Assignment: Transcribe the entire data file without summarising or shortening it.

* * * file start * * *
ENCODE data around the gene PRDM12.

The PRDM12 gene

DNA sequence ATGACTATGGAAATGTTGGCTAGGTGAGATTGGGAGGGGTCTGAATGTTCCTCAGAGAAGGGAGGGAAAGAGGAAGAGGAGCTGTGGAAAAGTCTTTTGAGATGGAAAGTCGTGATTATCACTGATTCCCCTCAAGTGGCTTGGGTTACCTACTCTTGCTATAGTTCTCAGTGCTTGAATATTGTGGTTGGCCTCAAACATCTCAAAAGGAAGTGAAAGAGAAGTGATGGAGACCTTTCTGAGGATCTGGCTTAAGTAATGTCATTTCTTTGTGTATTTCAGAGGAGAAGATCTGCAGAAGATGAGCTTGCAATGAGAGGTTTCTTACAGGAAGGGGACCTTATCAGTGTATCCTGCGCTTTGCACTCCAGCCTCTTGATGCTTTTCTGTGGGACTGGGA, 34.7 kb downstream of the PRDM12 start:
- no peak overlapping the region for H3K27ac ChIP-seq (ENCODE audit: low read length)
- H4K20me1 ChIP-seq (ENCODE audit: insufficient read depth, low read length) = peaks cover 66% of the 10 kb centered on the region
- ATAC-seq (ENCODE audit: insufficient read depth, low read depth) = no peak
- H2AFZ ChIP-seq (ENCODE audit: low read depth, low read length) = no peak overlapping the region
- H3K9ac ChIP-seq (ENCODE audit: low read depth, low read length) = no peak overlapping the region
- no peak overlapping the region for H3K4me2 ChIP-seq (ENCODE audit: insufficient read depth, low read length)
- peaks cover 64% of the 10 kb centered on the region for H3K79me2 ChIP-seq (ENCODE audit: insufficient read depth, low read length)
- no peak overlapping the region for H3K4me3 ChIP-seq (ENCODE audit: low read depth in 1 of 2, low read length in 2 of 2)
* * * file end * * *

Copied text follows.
ENCODE data around the gene PRDM12.

The PRDM12 gene

DNA sequence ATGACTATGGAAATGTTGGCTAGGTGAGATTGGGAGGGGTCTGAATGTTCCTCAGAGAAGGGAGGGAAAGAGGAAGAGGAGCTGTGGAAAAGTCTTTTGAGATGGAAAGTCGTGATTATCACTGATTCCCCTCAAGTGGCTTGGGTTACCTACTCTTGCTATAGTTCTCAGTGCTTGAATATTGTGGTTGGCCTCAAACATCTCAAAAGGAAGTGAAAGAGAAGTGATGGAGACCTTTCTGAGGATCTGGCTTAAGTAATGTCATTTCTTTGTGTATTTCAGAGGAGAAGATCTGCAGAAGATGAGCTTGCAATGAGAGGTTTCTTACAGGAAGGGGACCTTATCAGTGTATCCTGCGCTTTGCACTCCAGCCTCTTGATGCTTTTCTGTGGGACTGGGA, 34.7 kb downstream of the PRDM12 start:
- no peak overlapping the region for H3K27ac ChIP-seq (ENCODE audit: low read length)
- H4K20me1 ChIP-seq (ENCODE audit: insufficient read depth, low read length) = peaks cover 66% of the 10 kb centered on the region
- ATAC-seq (ENCODE audit: insufficient read depth, low read depth) = no peak
- H2AFZ ChIP-seq (ENCODE audit: low read depth, low read length) = no peak overlapping the region
- H3K9ac ChIP-seq (ENCODE audit: low read depth, low read length) = no peak overlapping the region
- no peak overlapping the region for H3K4me2 ChIP-seq (ENCODE audit: insufficient read depth, low read length)
- peaks cover 64% of the 10 kb centered on the region for H3K79me2 ChIP-seq (ENCODE audit: insufficient read depth, low read length)
- no peak overlapping the region for H3K4me3 ChIP-seq (ENCODE audit: low read depth in 1 of 2, low read length in 2 of 2)